Acalymma vittatum (striped cucumber beetle)
Diabrotica undecimpunctata howardi (spotted cucumber beetle)
North America, Asia, Africa, Europe
This disease is severe on cucumber and melon, but is less damaging to squash and watermelon. Symptoms begin with wilting, which may be confined to individual runners or may involve the entire plant. Plants may wilt at any growth stage, but wilting is often most severe during periods of rapid growth. Affected leaves display marginal chlorosis and necrosis. In time, the entire plant becomes necrotic and dies. A diagnostic procedure for identifying this disease in the field is to make a cut through a symptomatic stem, rejoin the ends and slowly pull the pieces apart. In infected plants, bacteria from the vascular tissue will cohere as filamentous strands between the two pieces.
CONDITIONS FOR DISEASE DEVELOPMENT
Erwinia tracheiphila is transmitted by cucumber beetles. Environmental conditions have little effect on incidence and spread of the disease, but can influence symptom expression. The bacterium is short-lived in dried plant debris, and does not typically survive in crop debris from one season to the next. Weeds and volunteer cucurbits serve as alternate hosts and facilitate survival between crops.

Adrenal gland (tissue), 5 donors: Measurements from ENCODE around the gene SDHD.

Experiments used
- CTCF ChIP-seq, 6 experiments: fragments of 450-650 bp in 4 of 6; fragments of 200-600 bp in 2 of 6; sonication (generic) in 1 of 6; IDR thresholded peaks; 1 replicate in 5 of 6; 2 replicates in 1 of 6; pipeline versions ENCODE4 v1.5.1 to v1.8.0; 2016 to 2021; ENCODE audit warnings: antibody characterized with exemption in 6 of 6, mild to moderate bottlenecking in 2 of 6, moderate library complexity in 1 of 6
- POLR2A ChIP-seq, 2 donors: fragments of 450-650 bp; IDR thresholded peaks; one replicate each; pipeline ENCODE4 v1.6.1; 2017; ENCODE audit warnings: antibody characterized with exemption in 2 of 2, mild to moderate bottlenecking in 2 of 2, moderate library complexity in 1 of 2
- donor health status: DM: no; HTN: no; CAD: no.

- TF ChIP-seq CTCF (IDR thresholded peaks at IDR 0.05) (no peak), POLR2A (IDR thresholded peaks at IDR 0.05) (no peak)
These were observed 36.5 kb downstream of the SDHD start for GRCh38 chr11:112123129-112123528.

Control cucumber beetles which vector Erwinia tracheiphila to help control this disease. Eliminate all weeds and volunteer cucurbits. Remove and destroy infected plants as soon as they are identified. Rotate out of cucurbits for 2-3 years.